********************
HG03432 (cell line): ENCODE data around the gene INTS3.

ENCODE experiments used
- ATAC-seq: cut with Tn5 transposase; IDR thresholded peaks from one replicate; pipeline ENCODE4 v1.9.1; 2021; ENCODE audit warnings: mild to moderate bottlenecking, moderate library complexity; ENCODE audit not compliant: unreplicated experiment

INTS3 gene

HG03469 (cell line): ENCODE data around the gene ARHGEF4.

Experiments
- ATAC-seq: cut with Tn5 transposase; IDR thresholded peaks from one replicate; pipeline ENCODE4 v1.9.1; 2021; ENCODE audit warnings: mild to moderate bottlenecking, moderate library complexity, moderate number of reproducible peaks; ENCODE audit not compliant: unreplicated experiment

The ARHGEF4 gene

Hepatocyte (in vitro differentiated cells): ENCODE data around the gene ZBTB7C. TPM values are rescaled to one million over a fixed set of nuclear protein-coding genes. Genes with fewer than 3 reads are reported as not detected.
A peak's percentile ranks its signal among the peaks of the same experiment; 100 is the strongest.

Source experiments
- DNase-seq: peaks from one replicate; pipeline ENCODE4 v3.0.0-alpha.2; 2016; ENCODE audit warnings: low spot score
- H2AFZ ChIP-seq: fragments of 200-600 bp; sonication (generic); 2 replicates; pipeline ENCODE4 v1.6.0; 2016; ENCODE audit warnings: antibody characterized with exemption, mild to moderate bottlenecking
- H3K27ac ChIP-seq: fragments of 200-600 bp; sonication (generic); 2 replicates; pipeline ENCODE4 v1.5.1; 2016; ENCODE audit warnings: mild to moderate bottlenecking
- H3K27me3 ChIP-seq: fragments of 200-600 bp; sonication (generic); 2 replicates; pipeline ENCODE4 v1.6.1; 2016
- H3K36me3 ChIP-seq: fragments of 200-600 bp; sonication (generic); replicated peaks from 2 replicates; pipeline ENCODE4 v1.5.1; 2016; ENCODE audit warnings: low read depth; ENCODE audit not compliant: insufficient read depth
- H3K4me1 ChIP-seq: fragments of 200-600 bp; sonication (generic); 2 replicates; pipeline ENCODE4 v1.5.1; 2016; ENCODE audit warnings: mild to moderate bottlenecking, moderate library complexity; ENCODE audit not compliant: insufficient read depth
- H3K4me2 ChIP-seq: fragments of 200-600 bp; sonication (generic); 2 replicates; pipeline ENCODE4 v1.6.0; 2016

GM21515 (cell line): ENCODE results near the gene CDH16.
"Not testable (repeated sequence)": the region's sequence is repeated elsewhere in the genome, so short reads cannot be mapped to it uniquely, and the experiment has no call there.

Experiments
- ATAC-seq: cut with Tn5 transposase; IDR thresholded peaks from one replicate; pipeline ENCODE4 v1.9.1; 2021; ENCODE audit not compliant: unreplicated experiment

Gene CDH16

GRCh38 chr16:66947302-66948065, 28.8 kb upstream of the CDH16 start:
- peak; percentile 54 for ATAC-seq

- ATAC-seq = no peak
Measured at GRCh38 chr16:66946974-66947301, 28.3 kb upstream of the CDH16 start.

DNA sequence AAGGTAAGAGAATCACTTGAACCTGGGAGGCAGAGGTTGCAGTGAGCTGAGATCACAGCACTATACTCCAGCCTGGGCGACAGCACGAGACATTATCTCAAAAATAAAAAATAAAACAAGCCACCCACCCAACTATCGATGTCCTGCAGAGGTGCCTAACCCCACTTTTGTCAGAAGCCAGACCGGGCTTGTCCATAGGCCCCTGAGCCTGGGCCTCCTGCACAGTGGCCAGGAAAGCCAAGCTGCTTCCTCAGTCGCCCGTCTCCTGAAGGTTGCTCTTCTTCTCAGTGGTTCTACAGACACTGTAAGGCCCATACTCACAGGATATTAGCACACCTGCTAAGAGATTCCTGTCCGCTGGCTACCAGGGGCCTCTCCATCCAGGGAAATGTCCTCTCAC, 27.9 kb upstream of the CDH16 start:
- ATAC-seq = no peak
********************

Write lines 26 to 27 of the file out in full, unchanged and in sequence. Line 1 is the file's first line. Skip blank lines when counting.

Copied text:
- ATAC-seq = no peak
Measured at GRCh38 chr16:66946974-66947301, 28.3 kb upstream of the CDH16 start.